Newcomen’s engine was very inefficient. It used a lot of coal to raise a small amount of water. Spraying water on the main cylinder cooled it so it had to be reheated by the steam in each cycle. James Watt made significant advances in the technology between 1763 and 1776. First he added a separate condensation chamber which remained cold while the main cylinder remained hot. The next improvement was the addition of an insulating jacket for the main cylinder. The third improvement was a better boiler so that the steam pressure could be raised enough to use the expansion of the steam to provide power which had been wasted in the Newcomen engine. These improvements reduced coal consumption by about 75%. The early Watt engines were still used for pumping. In subsequent years Watt designed further improvements including a crankshaft and flywheel to convert reciprocating motion to rotation, and a centrifugal governor to maintain more constant speeds. Watt was not prepared to consider a truly high pressure system for fear of explosions and his patents prevented others from developing this system for a number of years. This didn’t stop people experimenting and during the late 18th century a number of safety features were designed that made high pressure engines safe. Even after the development of the high pressure engines, atmospheric engines were still being used and even installed, including on the museum’s site.
As soon as Watt’s patent expired there was an acceleration in the development of steam power. In 1800 William Trevithick developed a high pressure steam engine. Now all the power came from the expansion of the steam and the condensation phase was not needed. His engines could run at much higher speeds and generate more power for a given size and weight. Although they needed some water to produce the steam they did not need a constant large volume of water to cool the condenser, giving the possibility of making them mobile. In fact he built the first self-propelled steam engine that ran on roads in 1801 but this was destroyed when the driver left the fire burning with insufficient water. Only three years later in 1804 he built a steam rail locomotive that did work but it was very heavy and frequently bent the rails, so that technically it worked but was in practice of little use.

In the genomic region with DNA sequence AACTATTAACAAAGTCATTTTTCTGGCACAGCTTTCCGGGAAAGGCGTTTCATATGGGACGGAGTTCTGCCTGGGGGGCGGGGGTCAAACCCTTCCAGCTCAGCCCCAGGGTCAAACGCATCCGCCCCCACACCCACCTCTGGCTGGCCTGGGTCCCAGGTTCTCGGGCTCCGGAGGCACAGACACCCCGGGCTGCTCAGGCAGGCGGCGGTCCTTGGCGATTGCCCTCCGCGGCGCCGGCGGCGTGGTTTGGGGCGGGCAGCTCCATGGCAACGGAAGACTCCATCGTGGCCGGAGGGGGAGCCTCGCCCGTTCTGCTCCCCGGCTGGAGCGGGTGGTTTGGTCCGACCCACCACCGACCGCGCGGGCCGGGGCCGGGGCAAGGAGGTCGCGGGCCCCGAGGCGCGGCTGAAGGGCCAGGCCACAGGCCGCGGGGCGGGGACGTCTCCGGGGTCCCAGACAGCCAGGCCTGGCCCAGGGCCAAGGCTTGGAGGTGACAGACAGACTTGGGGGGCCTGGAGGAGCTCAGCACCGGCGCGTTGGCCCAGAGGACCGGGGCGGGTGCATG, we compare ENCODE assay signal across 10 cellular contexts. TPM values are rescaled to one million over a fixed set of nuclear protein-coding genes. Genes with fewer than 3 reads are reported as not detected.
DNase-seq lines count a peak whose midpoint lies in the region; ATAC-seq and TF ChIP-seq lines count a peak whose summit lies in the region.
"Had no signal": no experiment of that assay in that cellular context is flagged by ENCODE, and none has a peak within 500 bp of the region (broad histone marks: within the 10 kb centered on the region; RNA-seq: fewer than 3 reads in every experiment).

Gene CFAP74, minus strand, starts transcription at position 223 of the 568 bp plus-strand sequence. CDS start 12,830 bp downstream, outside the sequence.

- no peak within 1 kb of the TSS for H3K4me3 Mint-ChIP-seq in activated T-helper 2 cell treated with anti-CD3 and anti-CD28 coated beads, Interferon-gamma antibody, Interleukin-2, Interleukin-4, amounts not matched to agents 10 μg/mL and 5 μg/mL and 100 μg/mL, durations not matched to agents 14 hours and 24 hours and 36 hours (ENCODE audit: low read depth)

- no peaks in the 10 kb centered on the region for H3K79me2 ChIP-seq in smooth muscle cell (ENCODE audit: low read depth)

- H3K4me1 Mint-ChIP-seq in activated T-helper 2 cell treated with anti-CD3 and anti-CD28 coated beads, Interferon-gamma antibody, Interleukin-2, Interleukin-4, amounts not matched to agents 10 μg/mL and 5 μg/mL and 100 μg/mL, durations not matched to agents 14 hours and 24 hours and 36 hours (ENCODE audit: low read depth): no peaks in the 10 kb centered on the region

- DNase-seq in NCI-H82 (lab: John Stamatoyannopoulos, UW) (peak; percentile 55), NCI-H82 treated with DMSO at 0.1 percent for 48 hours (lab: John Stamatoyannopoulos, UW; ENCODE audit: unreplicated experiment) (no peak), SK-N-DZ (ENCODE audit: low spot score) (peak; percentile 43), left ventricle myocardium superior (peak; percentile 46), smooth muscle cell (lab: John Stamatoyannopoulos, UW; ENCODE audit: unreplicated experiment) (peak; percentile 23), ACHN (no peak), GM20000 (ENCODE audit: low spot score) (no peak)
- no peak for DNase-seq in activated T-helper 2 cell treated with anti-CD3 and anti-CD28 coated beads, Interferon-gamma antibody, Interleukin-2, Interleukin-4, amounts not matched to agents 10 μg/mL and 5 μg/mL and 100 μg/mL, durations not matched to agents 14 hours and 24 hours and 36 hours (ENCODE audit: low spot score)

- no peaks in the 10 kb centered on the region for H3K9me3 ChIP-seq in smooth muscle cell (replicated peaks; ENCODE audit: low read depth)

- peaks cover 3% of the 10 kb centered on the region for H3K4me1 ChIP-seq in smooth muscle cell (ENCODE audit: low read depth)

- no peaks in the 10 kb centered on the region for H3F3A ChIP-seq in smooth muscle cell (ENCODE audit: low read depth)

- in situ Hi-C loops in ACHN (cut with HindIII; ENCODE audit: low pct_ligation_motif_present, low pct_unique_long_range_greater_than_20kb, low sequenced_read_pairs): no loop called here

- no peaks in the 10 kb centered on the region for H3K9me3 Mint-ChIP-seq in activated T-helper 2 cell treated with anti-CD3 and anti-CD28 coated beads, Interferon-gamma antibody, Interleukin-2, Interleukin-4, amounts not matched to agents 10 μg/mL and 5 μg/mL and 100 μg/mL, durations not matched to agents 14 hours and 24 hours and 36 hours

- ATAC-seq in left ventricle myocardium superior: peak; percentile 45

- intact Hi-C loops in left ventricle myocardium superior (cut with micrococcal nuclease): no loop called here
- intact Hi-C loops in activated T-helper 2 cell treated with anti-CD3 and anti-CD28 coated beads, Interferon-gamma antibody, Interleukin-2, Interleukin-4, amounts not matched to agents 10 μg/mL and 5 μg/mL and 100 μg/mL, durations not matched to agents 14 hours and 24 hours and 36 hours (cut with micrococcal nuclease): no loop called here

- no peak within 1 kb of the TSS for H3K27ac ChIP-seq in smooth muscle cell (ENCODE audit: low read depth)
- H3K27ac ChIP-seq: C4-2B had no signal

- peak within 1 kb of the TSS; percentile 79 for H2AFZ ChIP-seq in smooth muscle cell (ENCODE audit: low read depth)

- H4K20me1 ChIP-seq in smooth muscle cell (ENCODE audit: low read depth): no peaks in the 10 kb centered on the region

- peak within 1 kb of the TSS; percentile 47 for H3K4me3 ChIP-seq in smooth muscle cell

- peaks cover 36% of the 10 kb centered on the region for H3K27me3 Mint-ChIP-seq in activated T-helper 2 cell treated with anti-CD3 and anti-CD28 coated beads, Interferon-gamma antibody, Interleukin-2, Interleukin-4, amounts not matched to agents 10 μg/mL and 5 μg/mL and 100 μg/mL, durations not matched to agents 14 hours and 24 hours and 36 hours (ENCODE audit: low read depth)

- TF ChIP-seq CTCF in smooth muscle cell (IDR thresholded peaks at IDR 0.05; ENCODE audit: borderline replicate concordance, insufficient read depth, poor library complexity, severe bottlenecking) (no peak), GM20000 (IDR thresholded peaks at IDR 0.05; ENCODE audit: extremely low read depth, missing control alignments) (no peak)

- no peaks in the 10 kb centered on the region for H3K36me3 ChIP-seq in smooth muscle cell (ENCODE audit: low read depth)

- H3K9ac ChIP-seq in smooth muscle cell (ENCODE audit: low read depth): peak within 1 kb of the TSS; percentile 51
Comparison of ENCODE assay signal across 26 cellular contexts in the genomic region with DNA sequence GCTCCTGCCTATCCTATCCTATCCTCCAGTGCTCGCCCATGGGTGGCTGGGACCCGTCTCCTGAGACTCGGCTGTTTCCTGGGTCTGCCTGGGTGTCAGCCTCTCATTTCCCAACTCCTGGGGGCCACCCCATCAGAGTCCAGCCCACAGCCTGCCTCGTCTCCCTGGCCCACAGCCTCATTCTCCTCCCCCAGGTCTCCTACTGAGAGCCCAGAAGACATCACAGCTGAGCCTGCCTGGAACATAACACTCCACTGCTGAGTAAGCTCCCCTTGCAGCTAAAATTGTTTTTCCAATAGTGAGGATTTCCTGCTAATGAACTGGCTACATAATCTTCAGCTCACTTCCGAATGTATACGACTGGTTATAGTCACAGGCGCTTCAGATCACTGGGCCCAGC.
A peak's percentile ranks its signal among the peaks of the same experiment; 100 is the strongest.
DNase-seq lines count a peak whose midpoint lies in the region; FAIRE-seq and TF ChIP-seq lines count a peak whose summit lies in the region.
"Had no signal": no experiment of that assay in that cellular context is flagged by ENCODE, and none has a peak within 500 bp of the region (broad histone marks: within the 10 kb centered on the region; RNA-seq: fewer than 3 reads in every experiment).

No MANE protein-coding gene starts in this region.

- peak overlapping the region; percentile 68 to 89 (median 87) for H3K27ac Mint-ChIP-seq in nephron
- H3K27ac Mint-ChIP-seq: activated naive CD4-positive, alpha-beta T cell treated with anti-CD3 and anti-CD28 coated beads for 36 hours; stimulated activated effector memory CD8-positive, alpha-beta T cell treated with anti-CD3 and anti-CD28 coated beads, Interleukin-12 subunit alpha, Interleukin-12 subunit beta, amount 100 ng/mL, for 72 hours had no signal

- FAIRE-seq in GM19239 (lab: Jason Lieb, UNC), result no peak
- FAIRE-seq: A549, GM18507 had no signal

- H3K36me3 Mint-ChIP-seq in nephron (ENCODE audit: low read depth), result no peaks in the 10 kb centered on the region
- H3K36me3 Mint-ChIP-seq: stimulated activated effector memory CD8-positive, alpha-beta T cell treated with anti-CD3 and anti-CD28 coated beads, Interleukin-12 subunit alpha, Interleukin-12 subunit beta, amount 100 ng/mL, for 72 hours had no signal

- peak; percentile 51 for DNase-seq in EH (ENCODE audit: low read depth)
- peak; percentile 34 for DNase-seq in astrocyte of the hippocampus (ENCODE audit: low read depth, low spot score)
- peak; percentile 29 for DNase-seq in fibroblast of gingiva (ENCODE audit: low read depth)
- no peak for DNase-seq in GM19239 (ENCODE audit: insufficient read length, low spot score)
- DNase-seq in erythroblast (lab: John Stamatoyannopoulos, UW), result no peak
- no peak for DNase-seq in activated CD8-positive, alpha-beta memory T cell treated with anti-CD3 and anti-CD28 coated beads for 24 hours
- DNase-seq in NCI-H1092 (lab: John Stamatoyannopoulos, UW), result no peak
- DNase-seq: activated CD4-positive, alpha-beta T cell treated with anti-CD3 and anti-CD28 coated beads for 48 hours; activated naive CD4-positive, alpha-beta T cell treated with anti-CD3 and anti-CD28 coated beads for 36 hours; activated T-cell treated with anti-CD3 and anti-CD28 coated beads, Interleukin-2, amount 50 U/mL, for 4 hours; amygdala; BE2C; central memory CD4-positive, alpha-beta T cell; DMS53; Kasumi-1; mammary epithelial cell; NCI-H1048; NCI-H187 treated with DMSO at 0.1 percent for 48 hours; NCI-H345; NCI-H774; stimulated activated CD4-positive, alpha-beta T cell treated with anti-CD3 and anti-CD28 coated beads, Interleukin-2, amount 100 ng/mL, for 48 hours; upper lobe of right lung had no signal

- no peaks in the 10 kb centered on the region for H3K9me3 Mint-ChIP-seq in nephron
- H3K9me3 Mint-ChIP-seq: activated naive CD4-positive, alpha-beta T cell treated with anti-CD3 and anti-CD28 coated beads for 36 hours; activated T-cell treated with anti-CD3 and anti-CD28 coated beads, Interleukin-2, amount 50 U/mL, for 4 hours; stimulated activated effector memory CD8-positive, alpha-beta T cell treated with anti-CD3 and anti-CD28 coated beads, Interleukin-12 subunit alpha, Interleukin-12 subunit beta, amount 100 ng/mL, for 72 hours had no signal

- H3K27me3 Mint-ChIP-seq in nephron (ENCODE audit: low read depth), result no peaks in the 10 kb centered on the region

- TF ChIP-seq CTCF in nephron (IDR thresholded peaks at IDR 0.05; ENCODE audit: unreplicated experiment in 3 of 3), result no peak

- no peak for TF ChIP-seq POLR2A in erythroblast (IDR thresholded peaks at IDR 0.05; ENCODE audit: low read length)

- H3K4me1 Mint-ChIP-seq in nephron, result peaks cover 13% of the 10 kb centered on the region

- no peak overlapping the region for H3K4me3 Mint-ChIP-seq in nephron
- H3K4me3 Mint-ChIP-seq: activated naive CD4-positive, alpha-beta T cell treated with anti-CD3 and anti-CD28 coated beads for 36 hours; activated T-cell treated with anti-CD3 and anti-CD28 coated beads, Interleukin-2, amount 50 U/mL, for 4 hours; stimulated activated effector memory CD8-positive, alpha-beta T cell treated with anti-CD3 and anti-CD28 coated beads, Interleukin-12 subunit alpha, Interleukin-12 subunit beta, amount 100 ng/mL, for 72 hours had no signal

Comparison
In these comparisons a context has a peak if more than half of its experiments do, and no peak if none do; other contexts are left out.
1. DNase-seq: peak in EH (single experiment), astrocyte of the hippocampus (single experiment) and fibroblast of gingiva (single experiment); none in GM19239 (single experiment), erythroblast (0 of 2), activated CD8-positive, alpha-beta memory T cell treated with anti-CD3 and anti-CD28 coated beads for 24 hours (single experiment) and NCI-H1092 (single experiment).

Another innovator was John Blenkinsop. This man has a connection to Caphouse colliery in that he was employed as a freelance mining engineer to plan the sinking of a deeper shaft at Caphouse, and new shafts at Hope pit, and Blossom pit that was on the other side of the road from museum. Blenkinsop was the manager of Middleton colliery in Leeds. He designed the first steam locomotives to run on a commercially viable railway in the world to transport coal from that pit. The shortage of horses and fodder brought about by the Napoleonic wars had made steam haulage much more attractive. His first locomotive was built in 1812. It was the first two cylinder locomotive which meant it could produce more power from a lighter engine. It could haul 90 tons of coal at 4mph which doesn’t sound impressive to us now but it was a phenomenal advance on horse drawn transport. George Stevenson visited the railway. It was only a few years later, in 1825 that the first passenger railway was opened between Stockton and Darlington hauled by engines designed by Stevenson. This is probably the first example in history of a huge acceleration in technological advance which is as impressive as space travel and computing in later centuries. From the point of view of the history of coal mining it is important to realise that none of these innovations would have taken place without the need to solve a specific problem, namely the need to pump water from mines to prevent flooding. And the principle of expanding gasses being used to create motion is used in the internal combustion engine and the generation of electricity. Without these and other great pioneers you wouldn’t have a car or an iPad.